Configuring the Unison Codebase Manager

This document details how to create a.unisonConfigfile to store Unison Codebase Manager (UCM) configuration, as well as what UCM looks for in that file.

Where does Unison look for configuration?

When starting up, the Codebase Manager looks for a file named.unisonConfigin the same directory as your codebase. For example, if your codebase lives at~/.unison(which is the default codebase location), UCM will expect the configuration file to be~/.unisonConfig.

UCM loads the configuration on startup, but also watches the file for changes. If you edit the file and save it, UCM will reload the.unisonConfigfile and continue with the new configuration.

What is the configuration file format?

The.unisonConfigfile uses theData.Configuratorfile format.This is a temporary solution, and it's highly likely that the format will change in a future version of Unison.

What follows is an example configuration file. We'll explain the details of what this means below. Note that this is just an example and the values shown here will not actually work. Your file's basic structure will look similar to this if you are following therecommendations on how to organize your Unison namespace.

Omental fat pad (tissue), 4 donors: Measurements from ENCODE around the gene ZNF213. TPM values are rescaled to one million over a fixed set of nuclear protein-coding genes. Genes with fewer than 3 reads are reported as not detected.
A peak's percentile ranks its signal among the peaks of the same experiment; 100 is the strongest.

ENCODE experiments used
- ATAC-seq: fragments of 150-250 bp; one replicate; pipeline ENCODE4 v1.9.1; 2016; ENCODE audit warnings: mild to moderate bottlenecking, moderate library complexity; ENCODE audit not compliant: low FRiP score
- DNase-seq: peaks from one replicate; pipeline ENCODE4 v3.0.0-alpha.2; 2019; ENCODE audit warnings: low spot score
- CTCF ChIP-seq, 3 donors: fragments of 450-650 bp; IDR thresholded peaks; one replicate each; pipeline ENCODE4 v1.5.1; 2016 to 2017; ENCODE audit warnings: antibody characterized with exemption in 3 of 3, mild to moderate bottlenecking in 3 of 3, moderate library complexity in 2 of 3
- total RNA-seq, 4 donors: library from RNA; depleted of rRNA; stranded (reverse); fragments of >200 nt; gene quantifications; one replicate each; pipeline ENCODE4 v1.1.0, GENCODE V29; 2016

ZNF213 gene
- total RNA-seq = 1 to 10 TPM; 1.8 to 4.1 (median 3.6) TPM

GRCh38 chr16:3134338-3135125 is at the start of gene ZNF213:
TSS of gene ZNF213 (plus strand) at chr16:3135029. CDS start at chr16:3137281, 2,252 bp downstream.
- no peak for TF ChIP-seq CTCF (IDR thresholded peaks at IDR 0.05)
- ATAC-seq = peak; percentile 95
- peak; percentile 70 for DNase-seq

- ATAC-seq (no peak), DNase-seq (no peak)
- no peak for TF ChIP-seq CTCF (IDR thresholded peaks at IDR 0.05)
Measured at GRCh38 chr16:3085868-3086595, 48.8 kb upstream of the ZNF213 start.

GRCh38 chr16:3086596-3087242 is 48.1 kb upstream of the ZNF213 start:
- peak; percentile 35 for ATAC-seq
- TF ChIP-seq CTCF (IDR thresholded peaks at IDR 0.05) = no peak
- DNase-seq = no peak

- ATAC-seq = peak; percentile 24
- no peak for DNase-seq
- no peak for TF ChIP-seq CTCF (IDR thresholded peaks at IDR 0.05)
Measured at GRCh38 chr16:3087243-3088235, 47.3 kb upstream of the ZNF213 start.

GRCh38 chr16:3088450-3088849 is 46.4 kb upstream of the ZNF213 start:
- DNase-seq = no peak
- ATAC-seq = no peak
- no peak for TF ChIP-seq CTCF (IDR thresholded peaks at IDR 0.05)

Currently You can host Unison code by usingUnison Share,Unison's native code-hosting platform, or by using GitHub.

# The Remote Mapping config block sets up default push and pull
# namespaces for integrating with Unison Share. The left side
# of the configuration block represents your local codebase and
# the right side of the equals sign is the mapping to the
# hosted namespace

RemoteMapping {

 # On Unison Share, your Unison code is hosted under your user name
 # in a namespace called "public". Currently everything hosted